1. Dose of cocaine finished band’s members (4-2)

Answer: LINE-UP (i.e. “band’s members”). Solution is LINE (i.e. “dose of cocaine”) followed by UP (i.e. “finished”).

  1. Ship worker backing weather checks (9)

Answer: STEVEDORE (i.e. “ship worker”, more specifically one employed at a dock to load and unload ships). Solution is ERODE (i.e. “weather”) and VETS (i.e. “checks”) all reversed (indicated by “backing”), like so: STEV-EDORE.

  1. One taking out patent, say, restarting with new design (10)

Answer: REGISTRANT (i.e. “one taking out patent, say”). “With new design” indicates anagram. Solution is an anagram of RESTARTING.

  1. House divided, leaderless, about possible Russian subjugation (11)

Answer: ENSLAVEMENT (i.e. “subjugation”). Solution is TENEMENT (i.e. “house divided”) with the first letter removed (indicated by “leaderless”) and the remainder wrapped “about” SLAV (i.e. “possible Russian”), like so: EN(SLAV)EMENT.

  1. Ring extended family before end of evening (5)

Answer: CLANG (i.e. “ring”). Solution is CLAN (i.e. “extended family”) followed by G (i.e. “end [letter] of evening”).

  1. Signal unlikely to be misunderstood (3,5)

Answer: ALL CLEAR. Solution satisfies “signal” and “unlikely to be misunderstood”.

  1. Way to finish off church from Rev Spooner, a bad-tempered type (8)

Answer: SPITFIRE (i.e. “a bad-tempered type”). Solution is a “Spoonerism” of FIT SPIRE (i.e. “way to finish off church”).

  1. Happening to get fish when the light is fading (8)

Answer: EVENTIDE (i.e. “when the light is fading”). Solution is EVENT (i.e. “happening”) followed by IDE (i.e. “fish”).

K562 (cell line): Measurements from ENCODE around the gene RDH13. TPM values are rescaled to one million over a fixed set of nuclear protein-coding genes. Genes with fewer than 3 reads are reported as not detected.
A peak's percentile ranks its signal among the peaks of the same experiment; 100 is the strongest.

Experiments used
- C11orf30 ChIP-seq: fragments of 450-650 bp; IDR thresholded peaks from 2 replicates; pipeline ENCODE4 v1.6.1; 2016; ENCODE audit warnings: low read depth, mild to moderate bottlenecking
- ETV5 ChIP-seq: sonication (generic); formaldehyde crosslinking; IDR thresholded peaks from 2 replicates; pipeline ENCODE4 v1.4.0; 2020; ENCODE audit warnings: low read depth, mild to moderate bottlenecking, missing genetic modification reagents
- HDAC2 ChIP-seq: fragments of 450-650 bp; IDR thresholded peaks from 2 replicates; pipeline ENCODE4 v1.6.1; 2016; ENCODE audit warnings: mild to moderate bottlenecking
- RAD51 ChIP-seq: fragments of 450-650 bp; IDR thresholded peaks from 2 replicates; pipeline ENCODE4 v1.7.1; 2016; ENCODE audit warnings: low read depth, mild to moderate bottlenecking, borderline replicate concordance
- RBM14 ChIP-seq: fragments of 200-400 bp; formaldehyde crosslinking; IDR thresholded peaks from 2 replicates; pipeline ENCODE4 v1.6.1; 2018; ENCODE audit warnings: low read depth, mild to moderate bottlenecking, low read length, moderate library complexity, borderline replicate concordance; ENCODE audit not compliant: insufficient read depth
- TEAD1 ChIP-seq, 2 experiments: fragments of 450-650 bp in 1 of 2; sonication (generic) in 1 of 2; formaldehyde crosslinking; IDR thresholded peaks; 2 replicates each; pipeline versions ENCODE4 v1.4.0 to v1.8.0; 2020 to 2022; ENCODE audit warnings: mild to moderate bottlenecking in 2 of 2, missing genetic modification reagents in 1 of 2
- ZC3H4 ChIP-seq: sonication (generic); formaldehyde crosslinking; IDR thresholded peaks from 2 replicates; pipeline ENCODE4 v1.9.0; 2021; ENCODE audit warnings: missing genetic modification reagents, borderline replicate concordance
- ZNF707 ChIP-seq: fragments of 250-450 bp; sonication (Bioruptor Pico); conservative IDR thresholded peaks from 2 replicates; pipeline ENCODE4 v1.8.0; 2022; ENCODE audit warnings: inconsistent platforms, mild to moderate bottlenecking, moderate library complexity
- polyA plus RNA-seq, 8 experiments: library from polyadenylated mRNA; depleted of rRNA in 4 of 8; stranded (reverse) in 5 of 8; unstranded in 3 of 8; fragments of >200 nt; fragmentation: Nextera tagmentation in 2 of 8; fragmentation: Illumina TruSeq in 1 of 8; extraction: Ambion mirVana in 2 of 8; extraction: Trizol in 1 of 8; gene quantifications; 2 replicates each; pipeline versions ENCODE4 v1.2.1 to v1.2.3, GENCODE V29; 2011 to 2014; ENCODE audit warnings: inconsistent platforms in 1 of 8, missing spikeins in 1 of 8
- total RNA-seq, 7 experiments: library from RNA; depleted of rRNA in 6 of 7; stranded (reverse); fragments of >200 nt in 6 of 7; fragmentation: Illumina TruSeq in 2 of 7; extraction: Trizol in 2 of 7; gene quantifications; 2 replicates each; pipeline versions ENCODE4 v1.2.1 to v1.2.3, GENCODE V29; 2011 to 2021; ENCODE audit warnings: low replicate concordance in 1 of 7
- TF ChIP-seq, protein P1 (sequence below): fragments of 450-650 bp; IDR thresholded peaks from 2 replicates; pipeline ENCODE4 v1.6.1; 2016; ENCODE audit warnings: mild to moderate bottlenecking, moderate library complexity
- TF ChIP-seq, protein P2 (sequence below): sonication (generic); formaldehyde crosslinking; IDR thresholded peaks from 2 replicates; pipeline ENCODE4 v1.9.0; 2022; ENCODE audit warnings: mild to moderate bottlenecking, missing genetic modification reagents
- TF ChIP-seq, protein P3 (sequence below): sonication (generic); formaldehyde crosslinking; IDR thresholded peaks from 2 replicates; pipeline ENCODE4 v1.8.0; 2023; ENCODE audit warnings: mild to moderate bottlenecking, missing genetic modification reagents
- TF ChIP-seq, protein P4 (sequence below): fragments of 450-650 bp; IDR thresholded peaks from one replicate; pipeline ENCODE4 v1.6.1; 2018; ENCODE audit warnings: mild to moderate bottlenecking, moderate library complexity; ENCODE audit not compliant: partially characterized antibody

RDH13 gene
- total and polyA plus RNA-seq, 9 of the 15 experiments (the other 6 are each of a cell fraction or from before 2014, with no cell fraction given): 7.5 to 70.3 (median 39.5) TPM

1. Choose Scots island loch at one’s discretion (8)

Answer: OPTIONAL (i.e. “at one’s discretion”). Solution is OPT (i.e. “choose”) followed by IONA (i.e. “Scots island”) and L (a recognised abbreviation of “loch”).

  1. English and eleven French for the bar? (5)

Answer: EXILE (i.e. “bar”). Solution is E (a recognised abbreviation of “English”) followed by XI (i.e. “eleven” in Roman numerals) and LE (i.e. “French for ‘the'”, so you know what that means…)

  1. Knowing I backed wind power round islands (11)

Answer: ARCHIPELAGO (i.e. “islands”). Solution is ARCH (i.e. “knowing”, shrewd or cunning) and I followed by GALE (i.e. “wind”) and P (a recognised abbreviation of “power”) once these latter two have been reversed (indicated by “backed”). The whole is then followed by O (i.e. “round”) like so: (ARCH-I)-(P-ELAG)-O

  1. Concierge upset about tenant ultimately not thinking of others? (10)

Answer: EGOCENTRIC (i.e. “not thinking of others”). Solution is an anagram (indicated by “upset”) of CONCIERGE wrapped “about” T (i.e. “tenant ultimately”, i.e. the last letter of “tenant”), like so: EGOCEN(T)RIC.

  1. Tactless speaker’s vulgar opening (9)

Answer: LOUDMOUTH (i.e. “tactless speaker”). Solution is LOUD (i.e. “vulgar”) followed by MOUTH (i.e. “opening”).

  1. Full of fun, but no judge of eyes (6)